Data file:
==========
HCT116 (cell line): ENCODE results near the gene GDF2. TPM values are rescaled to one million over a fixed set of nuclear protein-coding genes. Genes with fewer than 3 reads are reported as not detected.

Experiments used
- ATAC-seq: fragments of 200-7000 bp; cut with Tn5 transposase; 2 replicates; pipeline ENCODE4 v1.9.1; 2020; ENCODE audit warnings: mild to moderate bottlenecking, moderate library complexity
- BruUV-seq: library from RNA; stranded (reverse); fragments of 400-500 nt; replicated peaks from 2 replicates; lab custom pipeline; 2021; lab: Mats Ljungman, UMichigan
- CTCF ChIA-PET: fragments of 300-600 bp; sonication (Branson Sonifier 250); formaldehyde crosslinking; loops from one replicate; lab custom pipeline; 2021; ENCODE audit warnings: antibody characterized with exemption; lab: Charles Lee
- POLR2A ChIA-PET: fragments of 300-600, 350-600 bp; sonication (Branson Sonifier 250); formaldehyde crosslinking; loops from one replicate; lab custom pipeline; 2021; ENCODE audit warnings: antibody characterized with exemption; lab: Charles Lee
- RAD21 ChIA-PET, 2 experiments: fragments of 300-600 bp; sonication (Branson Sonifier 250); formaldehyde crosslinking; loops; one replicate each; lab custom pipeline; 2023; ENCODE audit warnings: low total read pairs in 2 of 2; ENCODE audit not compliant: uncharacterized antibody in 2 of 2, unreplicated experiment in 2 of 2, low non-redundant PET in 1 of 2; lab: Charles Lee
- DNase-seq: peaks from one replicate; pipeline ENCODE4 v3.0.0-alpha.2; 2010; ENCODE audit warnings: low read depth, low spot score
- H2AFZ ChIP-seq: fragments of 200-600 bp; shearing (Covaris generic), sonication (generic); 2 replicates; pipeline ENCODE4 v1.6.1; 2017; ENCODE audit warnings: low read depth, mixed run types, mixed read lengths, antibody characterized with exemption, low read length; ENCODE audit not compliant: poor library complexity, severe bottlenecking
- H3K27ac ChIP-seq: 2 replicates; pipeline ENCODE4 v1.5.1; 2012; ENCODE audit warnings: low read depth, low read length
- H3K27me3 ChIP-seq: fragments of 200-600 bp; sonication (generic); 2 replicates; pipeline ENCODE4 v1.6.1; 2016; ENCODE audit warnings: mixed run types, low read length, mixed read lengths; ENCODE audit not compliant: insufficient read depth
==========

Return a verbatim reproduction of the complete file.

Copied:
HCT116 (cell line): ENCODE results near the gene GDF2. TPM values are rescaled to one million over a fixed set of nuclear protein-coding genes. Genes with fewer than 3 reads are reported as not detected.

Experiments used
- ATAC-seq: fragments of 200-7000 bp; cut with Tn5 transposase; 2 replicates; pipeline ENCODE4 v1.9.1; 2020; ENCODE audit warnings: mild to moderate bottlenecking, moderate library complexity
- BruUV-seq: library from RNA; stranded (reverse); fragments of 400-500 nt; replicated peaks from 2 replicates; lab custom pipeline; 2021; lab: Mats Ljungman, UMichigan
- CTCF ChIA-PET: fragments of 300-600 bp; sonication (Branson Sonifier 250); formaldehyde crosslinking; loops from one replicate; lab custom pipeline; 2021; ENCODE audit warnings: antibody characterized with exemption; lab: Charles Lee
- POLR2A ChIA-PET: fragments of 300-600, 350-600 bp; sonication (Branson Sonifier 250); formaldehyde crosslinking; loops from one replicate; lab custom pipeline; 2021; ENCODE audit warnings: antibody characterized with exemption; lab: Charles Lee
- RAD21 ChIA-PET, 2 experiments: fragments of 300-600 bp; sonication (Branson Sonifier 250); formaldehyde crosslinking; loops; one replicate each; lab custom pipeline; 2023; ENCODE audit warnings: low total read pairs in 2 of 2; ENCODE audit not compliant: uncharacterized antibody in 2 of 2, unreplicated experiment in 2 of 2, low non-redundant PET in 1 of 2; lab: Charles Lee
- DNase-seq: peaks from one replicate; pipeline ENCODE4 v3.0.0-alpha.2; 2010; ENCODE audit warnings: low read depth, low spot score
- H2AFZ ChIP-seq: fragments of 200-600 bp; shearing (Covaris generic), sonication (generic); 2 replicates; pipeline ENCODE4 v1.6.1; 2017; ENCODE audit warnings: low read depth, mixed run types, mixed read lengths, antibody characterized with exemption, low read length; ENCODE audit not compliant: poor library complexity, severe bottlenecking
- H3K27ac ChIP-seq: 2 replicates; pipeline ENCODE4 v1.5.1; 2012; ENCODE audit warnings: low read depth, low read length
- H3K27me3 ChIP-seq: fragments of 200-600 bp; sonication (generic); 2 replicates; pipeline ENCODE4 v1.6.1; 2016; ENCODE audit warnings: mixed run types, low read length, mixed read lengths; ENCODE audit not compliant: insufficient read depth